Thursday, 7 September 2017

Engineer's Slab

Walking along paths in the Lake District can sometimes feel like a docile endeavour. Armored with countless laboriously laid stone blocks, the edges worn smooth by the actions of hundreds of feet every year, its hardly an outing that will enthuses the intrepid explorer. But then again, the Lakes is one of the most frequented National Parks in the UK (if not the world), so you can be pretty confident that wherever you tread, you're following in somebodies footsteps.

It was this very train of thought that occupied my mind on the walk along Moses' Trod below Brandreth on the way to Gable Crag. A trail which over hundreds of years was scarred into the side of the fell by man and beast alike, hauling highly prized green Honister slate from the quarries to the coast for export. Rumor has it these horses would then return with smuggled cargoes of whiskey and tobacco. Unfortunately for us there was no sign of those horses bearing such gifts today, just ramblers and runners out enjoying a sunny Saturday. Their reasons for travelling along that path was nothing new, and neither was ours (if not perhaps slightly more obscure). However in June 1934, a party of three climbers walked along that path, and attempted something completely new.

Moss, slime, lichen and looseness. These attributes combined with several gargantuan chimneys and of course a north facing aspect ensured that Gable Crag was 'in vogue' in the early 1900s and by 1934 climbing at that place wasn't all that out of the ordinary. However Cooper, Balcome and Sheppard had a different objective to those early tweed donning pioneers. It was the central groove splitting the main 100 foot high 'slab' set high within the north face that was their objective. After an early mishap with some loose rock, the leader of the party, Astley Cooper was left "hors-de-combat". Not wanting to waste a day Balcome stepped up and took the ropes, leading and cleaning the line up the face in three pitches with Sheppard and an injured Cooper in support. After the ascent Balcome reported that at the end of the first pitch in the sentry box crack that 'there is no belay here at present' which was later rectified with a large rock apparently.. This only confirms the remarkable feat these climbers pulled off, with little to no protection available on the pitches and nothing to secure the seconds at the belay, the consequence of a fall for anyone would have been unthinkable. It was not an easy climb either, with the difficulty of the moves being cutting edge and as hard as anything else being put up by the well known elite of the day. As Paul Nunn wrote in Ken Wilson's Hard Rock "it was a feat of considerable boldness, lost in the obscurity of the twenty years which elapsed before a repetition". It is for this reason perhaps that the crag and the climb itself has ascertained classic status amongst mountaineers.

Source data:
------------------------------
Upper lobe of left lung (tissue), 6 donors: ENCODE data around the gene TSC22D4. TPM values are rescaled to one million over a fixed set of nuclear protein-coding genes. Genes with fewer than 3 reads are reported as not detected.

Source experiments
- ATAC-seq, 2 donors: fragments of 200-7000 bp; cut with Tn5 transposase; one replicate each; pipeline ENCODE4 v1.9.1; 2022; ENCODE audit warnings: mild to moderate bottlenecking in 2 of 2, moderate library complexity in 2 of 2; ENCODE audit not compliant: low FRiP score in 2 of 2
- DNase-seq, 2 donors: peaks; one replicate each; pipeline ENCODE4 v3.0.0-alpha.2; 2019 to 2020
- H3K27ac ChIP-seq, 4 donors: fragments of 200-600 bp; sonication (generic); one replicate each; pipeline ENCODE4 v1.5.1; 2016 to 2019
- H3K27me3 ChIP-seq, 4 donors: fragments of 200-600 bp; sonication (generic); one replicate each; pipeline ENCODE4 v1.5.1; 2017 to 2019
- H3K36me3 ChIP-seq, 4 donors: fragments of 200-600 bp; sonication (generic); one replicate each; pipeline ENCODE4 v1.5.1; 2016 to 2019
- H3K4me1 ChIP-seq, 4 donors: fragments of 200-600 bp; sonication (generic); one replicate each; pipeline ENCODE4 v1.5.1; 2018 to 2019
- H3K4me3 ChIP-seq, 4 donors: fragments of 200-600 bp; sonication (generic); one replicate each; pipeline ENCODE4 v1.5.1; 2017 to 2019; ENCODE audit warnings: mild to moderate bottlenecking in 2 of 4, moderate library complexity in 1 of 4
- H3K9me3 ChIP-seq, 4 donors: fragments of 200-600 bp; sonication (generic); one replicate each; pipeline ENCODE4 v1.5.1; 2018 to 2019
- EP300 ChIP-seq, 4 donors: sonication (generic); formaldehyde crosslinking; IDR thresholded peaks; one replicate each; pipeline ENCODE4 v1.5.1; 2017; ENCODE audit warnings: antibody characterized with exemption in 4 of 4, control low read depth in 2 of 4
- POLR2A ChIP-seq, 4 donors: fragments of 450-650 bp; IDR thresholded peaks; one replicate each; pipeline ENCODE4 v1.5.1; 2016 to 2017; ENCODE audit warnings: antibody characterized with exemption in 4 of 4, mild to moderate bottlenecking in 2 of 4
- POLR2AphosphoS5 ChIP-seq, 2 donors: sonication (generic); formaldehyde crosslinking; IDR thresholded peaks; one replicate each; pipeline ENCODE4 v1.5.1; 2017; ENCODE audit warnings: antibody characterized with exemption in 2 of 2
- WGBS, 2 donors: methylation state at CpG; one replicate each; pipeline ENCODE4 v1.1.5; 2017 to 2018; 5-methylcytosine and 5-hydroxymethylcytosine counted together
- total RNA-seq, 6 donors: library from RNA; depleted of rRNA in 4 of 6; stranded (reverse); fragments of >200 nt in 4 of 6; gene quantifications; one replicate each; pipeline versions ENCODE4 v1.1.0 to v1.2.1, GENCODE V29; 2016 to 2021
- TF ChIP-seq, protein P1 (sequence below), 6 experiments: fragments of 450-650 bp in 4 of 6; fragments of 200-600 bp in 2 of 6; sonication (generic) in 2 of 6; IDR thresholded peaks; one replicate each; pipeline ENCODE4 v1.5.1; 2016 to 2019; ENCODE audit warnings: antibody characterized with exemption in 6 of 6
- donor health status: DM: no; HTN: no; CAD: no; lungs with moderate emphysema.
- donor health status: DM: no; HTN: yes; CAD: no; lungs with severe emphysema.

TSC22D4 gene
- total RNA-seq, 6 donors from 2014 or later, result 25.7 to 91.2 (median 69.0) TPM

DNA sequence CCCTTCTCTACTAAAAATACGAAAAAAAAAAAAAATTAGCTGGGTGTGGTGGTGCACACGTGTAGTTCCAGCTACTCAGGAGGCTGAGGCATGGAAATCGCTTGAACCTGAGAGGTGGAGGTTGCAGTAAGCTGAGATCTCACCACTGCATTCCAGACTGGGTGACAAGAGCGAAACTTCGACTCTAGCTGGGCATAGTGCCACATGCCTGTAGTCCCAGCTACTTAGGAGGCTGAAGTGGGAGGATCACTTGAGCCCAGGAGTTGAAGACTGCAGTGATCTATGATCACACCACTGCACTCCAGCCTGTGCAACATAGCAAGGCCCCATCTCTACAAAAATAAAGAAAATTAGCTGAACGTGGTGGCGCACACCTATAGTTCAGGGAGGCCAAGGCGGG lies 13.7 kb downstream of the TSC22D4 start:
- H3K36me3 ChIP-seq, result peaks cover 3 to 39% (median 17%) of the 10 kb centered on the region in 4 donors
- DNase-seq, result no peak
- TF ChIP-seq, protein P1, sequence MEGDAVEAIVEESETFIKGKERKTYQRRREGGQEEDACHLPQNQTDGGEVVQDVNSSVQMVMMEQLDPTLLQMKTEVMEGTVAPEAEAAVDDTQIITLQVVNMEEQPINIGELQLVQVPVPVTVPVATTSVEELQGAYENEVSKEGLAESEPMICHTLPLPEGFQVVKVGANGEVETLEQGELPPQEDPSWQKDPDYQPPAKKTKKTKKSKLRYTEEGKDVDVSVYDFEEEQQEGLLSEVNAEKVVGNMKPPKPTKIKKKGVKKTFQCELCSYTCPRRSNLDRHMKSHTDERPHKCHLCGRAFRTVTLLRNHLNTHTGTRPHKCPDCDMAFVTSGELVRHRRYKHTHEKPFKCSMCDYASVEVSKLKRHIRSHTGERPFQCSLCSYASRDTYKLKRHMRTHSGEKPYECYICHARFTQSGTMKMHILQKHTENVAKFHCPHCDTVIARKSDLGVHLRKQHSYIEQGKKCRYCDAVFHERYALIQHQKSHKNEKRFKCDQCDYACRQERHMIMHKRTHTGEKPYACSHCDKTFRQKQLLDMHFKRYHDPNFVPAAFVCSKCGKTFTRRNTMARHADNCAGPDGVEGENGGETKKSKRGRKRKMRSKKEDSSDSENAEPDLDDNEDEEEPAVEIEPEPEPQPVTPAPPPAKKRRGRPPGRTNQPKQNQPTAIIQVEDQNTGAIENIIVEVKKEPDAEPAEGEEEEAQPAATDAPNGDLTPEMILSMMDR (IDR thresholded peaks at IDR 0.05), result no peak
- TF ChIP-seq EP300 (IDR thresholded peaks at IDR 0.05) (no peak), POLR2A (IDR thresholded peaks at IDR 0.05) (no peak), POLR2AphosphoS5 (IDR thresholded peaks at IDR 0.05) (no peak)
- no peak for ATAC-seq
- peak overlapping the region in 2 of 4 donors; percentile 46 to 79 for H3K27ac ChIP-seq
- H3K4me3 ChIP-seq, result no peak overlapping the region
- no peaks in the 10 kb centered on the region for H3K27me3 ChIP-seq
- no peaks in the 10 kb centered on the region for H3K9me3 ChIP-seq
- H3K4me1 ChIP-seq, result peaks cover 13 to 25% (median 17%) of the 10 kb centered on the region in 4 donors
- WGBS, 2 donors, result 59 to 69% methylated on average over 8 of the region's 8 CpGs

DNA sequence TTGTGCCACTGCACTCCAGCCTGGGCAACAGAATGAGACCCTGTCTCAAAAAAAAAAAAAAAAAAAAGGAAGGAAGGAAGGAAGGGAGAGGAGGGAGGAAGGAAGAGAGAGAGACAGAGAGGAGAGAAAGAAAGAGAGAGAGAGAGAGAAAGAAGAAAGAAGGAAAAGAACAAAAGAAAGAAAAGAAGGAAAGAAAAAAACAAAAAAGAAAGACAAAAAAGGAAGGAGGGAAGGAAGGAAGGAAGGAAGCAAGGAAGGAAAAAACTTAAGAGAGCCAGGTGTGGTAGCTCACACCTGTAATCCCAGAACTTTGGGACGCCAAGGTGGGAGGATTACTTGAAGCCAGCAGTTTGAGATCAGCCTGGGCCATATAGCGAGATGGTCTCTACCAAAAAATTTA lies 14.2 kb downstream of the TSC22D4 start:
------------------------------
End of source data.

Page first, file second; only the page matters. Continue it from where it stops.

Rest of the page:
Walking along the path and gazing up at the climb, concealed by shade, moss and damp alike, it was reassuring to know that we were following in the footsteps of somebody else.  

Looking across at the north facing Gable Crag from Brandreth

The somewhat dank and slimey approach to the base of the 'slab' situated high in the centre of the north face

Looking up the wall with the exit chimney looming high overhead

Matt approaching steeper ground just below the sentry box

Moving through the 'awkward layback' just below the final chimney
Finishing up the hanging arete

No comments:

Post a Comment